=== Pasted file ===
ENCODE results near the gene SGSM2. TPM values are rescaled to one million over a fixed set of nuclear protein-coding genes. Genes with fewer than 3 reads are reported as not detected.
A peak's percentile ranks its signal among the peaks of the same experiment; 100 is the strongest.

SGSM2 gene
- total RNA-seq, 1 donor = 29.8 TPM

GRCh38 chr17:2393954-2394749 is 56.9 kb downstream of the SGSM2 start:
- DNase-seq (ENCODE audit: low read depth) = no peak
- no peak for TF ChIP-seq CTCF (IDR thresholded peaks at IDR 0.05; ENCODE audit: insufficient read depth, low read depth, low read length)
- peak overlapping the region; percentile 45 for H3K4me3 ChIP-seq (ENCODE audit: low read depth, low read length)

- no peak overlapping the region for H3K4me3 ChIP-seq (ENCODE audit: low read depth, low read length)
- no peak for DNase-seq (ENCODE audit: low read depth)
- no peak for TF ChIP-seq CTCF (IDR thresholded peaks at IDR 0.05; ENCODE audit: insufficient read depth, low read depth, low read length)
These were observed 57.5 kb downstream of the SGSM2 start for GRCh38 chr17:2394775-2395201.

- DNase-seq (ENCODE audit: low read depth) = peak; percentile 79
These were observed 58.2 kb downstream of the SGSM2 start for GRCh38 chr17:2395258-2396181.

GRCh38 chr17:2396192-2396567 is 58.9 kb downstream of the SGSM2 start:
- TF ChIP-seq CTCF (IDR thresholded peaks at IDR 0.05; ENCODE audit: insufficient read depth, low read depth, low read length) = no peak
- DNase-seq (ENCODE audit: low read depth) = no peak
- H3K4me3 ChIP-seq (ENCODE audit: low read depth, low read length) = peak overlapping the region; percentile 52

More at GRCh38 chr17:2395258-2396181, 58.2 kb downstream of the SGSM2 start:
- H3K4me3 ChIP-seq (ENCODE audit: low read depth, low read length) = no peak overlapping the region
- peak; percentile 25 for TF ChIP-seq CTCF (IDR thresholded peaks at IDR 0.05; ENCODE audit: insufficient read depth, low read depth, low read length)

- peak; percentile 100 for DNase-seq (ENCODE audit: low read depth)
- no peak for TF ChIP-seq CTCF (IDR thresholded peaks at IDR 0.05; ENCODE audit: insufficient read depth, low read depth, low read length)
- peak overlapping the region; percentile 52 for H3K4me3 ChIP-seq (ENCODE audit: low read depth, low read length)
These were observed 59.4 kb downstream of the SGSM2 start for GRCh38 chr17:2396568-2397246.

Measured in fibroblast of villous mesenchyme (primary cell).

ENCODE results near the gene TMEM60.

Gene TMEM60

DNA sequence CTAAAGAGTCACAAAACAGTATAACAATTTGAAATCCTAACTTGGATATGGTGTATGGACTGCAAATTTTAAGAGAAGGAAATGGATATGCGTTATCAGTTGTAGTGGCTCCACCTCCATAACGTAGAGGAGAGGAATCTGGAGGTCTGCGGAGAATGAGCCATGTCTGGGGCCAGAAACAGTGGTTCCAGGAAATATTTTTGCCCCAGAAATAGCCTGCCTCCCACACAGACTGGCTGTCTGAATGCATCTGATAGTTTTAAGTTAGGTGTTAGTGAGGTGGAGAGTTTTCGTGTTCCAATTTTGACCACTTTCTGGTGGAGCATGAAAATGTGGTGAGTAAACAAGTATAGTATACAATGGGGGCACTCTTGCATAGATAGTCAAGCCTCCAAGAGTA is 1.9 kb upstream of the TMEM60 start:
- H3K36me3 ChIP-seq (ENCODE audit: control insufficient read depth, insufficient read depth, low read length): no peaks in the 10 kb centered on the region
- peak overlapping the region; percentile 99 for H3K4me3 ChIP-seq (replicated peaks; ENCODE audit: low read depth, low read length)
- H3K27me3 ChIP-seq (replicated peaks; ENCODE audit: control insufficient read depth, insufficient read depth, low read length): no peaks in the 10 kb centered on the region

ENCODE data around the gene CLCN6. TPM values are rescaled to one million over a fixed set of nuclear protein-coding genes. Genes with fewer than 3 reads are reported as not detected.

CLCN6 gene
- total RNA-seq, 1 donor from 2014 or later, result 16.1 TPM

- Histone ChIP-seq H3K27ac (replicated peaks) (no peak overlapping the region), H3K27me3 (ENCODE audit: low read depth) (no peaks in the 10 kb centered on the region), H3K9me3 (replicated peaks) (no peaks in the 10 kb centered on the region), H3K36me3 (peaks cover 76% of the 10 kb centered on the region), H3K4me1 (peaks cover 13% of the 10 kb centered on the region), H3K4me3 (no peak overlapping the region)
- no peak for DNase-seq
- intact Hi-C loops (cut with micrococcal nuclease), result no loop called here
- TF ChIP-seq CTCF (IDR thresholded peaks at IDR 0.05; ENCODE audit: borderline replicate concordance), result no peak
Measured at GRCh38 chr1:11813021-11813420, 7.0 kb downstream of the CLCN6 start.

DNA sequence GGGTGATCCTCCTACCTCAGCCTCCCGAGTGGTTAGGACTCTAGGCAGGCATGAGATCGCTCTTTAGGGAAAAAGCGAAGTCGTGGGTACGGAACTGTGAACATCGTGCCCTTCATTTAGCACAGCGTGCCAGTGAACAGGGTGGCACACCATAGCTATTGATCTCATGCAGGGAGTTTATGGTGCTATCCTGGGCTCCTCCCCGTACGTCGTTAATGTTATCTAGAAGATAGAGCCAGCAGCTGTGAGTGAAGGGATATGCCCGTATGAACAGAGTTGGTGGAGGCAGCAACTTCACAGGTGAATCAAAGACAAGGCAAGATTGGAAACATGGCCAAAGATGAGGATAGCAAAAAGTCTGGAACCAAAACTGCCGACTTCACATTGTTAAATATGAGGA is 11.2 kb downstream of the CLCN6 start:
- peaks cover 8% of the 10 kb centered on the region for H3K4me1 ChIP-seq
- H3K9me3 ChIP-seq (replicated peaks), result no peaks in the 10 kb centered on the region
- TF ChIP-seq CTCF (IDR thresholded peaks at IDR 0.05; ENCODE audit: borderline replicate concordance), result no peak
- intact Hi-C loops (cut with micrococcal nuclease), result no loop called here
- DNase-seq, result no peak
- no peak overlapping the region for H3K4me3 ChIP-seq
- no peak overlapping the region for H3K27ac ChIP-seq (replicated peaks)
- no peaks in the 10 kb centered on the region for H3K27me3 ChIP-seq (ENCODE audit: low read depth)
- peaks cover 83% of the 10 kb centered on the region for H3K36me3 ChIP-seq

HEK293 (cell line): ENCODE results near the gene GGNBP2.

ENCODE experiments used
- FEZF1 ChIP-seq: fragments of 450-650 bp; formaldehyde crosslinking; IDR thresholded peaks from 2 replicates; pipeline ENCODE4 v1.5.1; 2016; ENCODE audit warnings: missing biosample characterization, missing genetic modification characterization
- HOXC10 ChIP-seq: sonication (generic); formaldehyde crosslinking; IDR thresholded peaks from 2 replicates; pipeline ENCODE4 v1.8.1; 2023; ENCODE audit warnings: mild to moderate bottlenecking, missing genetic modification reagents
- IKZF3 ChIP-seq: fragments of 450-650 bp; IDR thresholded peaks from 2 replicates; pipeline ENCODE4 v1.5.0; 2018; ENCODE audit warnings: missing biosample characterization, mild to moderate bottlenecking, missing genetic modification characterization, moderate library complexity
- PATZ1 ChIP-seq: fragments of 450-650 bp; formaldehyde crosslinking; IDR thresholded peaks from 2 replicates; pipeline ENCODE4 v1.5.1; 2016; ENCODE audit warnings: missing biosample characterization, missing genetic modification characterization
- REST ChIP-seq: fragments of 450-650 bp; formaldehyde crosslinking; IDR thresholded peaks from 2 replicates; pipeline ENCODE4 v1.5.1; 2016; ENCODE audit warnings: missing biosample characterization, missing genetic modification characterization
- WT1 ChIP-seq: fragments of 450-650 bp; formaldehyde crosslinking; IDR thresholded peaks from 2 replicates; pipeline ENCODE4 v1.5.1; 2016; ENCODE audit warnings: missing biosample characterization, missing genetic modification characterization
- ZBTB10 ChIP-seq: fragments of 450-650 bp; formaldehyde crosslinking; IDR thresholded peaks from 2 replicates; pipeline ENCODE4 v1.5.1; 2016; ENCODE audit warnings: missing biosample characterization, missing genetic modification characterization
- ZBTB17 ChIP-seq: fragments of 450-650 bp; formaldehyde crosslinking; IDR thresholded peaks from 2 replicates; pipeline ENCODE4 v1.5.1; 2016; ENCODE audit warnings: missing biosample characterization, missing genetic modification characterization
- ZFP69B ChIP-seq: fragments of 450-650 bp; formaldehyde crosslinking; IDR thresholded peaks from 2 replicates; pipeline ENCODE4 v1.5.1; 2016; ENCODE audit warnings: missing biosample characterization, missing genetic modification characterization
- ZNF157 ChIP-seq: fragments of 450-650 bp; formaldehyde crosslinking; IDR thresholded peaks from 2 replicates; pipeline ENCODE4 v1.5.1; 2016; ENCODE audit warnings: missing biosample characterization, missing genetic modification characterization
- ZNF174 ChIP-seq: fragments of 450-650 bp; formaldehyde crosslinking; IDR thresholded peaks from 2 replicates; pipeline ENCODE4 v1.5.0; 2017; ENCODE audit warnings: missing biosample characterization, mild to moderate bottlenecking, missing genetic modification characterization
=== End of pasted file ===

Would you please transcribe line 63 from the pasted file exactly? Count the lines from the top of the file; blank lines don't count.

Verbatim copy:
- ZNF174 ChIP-seq: fragments of 450-650 bp; formaldehyde crosslinking; IDR thresholded peaks from 2 replicates; pipeline ENCODE4 v1.5.0; 2017; ENCODE audit warnings: missing biosample characterization, mild to moderate bottlenecking, missing genetic modification characterization